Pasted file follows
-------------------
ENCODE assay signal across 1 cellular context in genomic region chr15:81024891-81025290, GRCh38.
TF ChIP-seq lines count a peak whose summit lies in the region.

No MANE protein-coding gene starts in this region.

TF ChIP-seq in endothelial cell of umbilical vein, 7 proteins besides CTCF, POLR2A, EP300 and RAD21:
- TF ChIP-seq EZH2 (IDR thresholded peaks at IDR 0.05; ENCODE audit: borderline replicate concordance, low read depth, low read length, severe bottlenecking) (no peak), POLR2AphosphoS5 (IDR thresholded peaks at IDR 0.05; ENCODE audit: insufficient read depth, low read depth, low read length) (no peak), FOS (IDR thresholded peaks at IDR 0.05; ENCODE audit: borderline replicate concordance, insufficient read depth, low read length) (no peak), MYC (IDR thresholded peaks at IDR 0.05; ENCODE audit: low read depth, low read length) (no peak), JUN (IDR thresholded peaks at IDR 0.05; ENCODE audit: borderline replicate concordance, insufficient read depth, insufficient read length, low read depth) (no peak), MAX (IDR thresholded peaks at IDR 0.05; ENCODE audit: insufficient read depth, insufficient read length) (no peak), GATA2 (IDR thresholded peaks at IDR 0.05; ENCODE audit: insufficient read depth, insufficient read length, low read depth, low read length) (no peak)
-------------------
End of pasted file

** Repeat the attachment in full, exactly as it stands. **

ENCODE assay signal across 1 cellular context in genomic region chr15:81024891-81025290, GRCh38.
TF ChIP-seq lines count a peak whose summit lies in the region.

No MANE protein-coding gene starts in this region.

TF ChIP-seq in endothelial cell of umbilical vein, 7 proteins besides CTCF, POLR2A, EP300 and RAD21:
- TF ChIP-seq EZH2 (IDR thresholded peaks at IDR 0.05; ENCODE audit: borderline replicate concordance, low read depth, low read length, severe bottlenecking) (no peak), POLR2AphosphoS5 (IDR thresholded peaks at IDR 0.05; ENCODE audit: insufficient read depth, low read depth, low read length) (no peak), FOS (IDR thresholded peaks at IDR 0.05; ENCODE audit: borderline replicate concordance, insufficient read depth, low read length) (no peak), MYC (IDR thresholded peaks at IDR 0.05; ENCODE audit: low read depth, low read length) (no peak), JUN (IDR thresholded peaks at IDR 0.05; ENCODE audit: borderline replicate concordance, insufficient read depth, insufficient read length, low read depth) (no peak), MAX (IDR thresholded peaks at IDR 0.05; ENCODE audit: insufficient read depth, insufficient read length) (no peak), GATA2 (IDR thresholded peaks at IDR 0.05; ENCODE audit: insufficient read depth, insufficient read length, low read depth, low read length) (no peak)